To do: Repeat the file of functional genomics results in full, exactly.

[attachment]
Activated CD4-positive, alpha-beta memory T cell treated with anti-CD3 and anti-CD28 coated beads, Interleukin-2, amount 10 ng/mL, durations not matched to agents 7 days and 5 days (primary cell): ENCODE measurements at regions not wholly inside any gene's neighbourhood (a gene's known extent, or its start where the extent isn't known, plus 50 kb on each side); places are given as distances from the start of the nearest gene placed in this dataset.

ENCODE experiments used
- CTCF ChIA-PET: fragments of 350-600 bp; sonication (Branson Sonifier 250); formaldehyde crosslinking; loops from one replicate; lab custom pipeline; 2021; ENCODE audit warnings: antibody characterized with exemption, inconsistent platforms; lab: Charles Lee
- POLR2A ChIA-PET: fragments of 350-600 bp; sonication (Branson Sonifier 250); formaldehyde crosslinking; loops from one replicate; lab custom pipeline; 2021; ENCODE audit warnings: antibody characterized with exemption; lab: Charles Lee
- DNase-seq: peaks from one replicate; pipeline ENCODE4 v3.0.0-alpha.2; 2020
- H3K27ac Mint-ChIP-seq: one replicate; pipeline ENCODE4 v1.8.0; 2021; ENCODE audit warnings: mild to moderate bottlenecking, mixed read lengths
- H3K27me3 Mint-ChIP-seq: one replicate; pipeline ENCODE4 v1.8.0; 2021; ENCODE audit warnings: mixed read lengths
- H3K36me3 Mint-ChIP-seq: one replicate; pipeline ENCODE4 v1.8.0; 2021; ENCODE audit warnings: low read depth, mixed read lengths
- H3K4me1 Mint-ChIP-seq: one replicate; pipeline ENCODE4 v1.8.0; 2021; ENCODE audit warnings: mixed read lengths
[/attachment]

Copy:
Activated CD4-positive, alpha-beta memory T cell treated with anti-CD3 and anti-CD28 coated beads, Interleukin-2, amount 10 ng/mL, durations not matched to agents 7 days and 5 days (primary cell): ENCODE measurements at regions not wholly inside any gene's neighbourhood (a gene's known extent, or its start where the extent isn't known, plus 50 kb on each side); places are given as distances from the start of the nearest gene placed in this dataset.

ENCODE experiments used
- CTCF ChIA-PET: fragments of 350-600 bp; sonication (Branson Sonifier 250); formaldehyde crosslinking; loops from one replicate; lab custom pipeline; 2021; ENCODE audit warnings: antibody characterized with exemption, inconsistent platforms; lab: Charles Lee
- POLR2A ChIA-PET: fragments of 350-600 bp; sonication (Branson Sonifier 250); formaldehyde crosslinking; loops from one replicate; lab custom pipeline; 2021; ENCODE audit warnings: antibody characterized with exemption; lab: Charles Lee
- DNase-seq: peaks from one replicate; pipeline ENCODE4 v3.0.0-alpha.2; 2020
- H3K27ac Mint-ChIP-seq: one replicate; pipeline ENCODE4 v1.8.0; 2021; ENCODE audit warnings: mild to moderate bottlenecking, mixed read lengths
- H3K27me3 Mint-ChIP-seq: one replicate; pipeline ENCODE4 v1.8.0; 2021; ENCODE audit warnings: mixed read lengths
- H3K36me3 Mint-ChIP-seq: one replicate; pipeline ENCODE4 v1.8.0; 2021; ENCODE audit warnings: low read depth, mixed read lengths
- H3K4me1 Mint-ChIP-seq: one replicate; pipeline ENCODE4 v1.8.0; 2021; ENCODE audit warnings: mixed read lengths